Sunday, June 7, 2009
SATAN'S BLACK WEDDING
Mark Gray is a Hollywood actor who travels to Monterey to attend his sister's funeral. Nina Gray slashed her own wrists and left a suicide note, but both Mark and the police believe there must be more to the story, since the corpse was thoroughly drained of blood and is missing the ring finger of its left hand. What they don't know is that an evil 200-year-old priest has turned Nina into a vampire and is commanding her to murder each member of her family. Ultimately, he plans to bring Nina and Mark together in an unholy union to conceive a son for Lucifer.
Satan's Black Wedding is an amateurish, low-budget feature, but it overcomes its many deficiencies where it counts, providing eerie ambience and maximum gore. The acting ranges from bad to serviceable, and a romantic subplot is unconvincing, but when the vampires attack, the viewer is given genuine creeps and buckets of red paint. The film's wretched lighting becomes an asset in these harrowing sequences, and the fiends are drooling, animalistic creatures with oversized fangs and dead expressions. There are no seductive vampires in flowing gowns and smartly tailored tuxedos here, just soulless monsters tearing into their horrified victims. As a result, Satan's Black Wedding won't appeal to most vampire fans and certainly not to anyone expecting any level of professionalism (the film refuses to acknowledge the difference between night and day, and the sound is awful, with dreadful hissing audible in most scenes), but schlock cinema devotees seeking uneasy sensations will find this brief obscurity worth an hour of their time. FRED BELDIN for All Media Guide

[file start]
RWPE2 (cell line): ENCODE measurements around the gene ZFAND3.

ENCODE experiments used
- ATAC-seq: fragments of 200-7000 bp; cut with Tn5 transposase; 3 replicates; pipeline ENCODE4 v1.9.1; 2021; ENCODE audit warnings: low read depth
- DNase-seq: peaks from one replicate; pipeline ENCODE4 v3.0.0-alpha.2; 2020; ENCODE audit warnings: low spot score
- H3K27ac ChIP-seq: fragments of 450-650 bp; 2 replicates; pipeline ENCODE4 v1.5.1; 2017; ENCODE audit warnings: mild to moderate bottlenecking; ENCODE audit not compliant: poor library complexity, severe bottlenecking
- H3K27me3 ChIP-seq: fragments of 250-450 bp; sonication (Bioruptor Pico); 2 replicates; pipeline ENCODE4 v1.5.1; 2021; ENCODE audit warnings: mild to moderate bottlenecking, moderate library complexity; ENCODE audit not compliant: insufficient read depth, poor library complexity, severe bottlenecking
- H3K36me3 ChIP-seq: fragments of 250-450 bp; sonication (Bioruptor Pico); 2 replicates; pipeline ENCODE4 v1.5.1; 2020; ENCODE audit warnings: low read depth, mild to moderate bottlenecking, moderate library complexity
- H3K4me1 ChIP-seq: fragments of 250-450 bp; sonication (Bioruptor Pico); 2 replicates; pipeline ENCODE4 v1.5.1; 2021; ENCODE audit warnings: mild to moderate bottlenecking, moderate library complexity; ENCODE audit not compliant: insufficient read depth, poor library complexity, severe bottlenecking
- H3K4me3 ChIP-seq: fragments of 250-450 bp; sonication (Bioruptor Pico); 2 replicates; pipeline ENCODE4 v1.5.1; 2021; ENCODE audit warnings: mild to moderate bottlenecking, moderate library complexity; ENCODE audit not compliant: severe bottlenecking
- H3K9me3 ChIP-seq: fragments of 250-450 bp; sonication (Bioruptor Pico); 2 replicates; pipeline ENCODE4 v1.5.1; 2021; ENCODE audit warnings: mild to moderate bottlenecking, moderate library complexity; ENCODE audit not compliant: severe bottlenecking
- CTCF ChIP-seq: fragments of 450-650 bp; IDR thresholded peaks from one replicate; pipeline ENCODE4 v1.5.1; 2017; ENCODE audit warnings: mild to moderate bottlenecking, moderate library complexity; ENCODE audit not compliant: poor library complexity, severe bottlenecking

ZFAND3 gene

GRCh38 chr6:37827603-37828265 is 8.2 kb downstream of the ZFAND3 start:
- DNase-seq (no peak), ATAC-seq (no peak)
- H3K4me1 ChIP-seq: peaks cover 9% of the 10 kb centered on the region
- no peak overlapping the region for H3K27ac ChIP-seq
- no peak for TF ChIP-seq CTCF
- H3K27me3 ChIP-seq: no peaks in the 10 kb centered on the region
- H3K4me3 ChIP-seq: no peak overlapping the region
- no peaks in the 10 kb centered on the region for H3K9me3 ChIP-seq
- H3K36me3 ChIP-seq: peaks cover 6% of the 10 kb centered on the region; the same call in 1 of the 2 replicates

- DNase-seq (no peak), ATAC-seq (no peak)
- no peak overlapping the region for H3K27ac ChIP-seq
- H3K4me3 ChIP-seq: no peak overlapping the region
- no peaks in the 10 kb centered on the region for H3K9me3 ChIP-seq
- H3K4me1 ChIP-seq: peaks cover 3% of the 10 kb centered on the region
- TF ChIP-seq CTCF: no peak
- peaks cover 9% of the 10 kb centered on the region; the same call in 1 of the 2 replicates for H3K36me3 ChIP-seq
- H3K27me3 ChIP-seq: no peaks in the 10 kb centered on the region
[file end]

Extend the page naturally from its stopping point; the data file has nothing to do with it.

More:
Posted by popcinema.